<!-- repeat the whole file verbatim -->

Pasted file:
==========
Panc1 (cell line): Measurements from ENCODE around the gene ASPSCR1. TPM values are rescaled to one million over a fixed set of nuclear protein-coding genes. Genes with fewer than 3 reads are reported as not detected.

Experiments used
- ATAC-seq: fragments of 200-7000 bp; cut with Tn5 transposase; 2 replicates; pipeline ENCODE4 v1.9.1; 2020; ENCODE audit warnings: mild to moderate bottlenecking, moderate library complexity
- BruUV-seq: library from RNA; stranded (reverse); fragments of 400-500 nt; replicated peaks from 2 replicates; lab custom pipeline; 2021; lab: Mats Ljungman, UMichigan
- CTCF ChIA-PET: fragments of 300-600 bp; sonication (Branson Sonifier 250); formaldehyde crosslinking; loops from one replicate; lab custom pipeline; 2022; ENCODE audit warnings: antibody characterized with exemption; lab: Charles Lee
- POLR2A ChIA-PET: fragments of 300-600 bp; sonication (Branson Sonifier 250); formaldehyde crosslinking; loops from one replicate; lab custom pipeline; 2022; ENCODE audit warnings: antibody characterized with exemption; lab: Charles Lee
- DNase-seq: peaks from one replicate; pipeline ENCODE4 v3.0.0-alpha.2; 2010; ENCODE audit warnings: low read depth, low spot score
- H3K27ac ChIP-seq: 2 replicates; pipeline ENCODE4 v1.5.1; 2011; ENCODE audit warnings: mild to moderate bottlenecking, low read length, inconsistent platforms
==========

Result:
Panc1 (cell line): Measurements from ENCODE around the gene ASPSCR1. TPM values are rescaled to one million over a fixed set of nuclear protein-coding genes. Genes with fewer than 3 reads are reported as not detected.

Experiments used
- ATAC-seq: fragments of 200-7000 bp; cut with Tn5 transposase; 2 replicates; pipeline ENCODE4 v1.9.1; 2020; ENCODE audit warnings: mild to moderate bottlenecking, moderate library complexity
- BruUV-seq: library from RNA; stranded (reverse); fragments of 400-500 nt; replicated peaks from 2 replicates; lab custom pipeline; 2021; lab: Mats Ljungman, UMichigan
- CTCF ChIA-PET: fragments of 300-600 bp; sonication (Branson Sonifier 250); formaldehyde crosslinking; loops from one replicate; lab custom pipeline; 2022; ENCODE audit warnings: antibody characterized with exemption; lab: Charles Lee
- POLR2A ChIA-PET: fragments of 300-600 bp; sonication (Branson Sonifier 250); formaldehyde crosslinking; loops from one replicate; lab custom pipeline; 2022; ENCODE audit warnings: antibody characterized with exemption; lab: Charles Lee
- DNase-seq: peaks from one replicate; pipeline ENCODE4 v3.0.0-alpha.2; 2010; ENCODE audit warnings: low read depth, low spot score
- H3K27ac ChIP-seq: 2 replicates; pipeline ENCODE4 v1.5.1; 2011; ENCODE audit warnings: mild to moderate bottlenecking, low read length, inconsistent platforms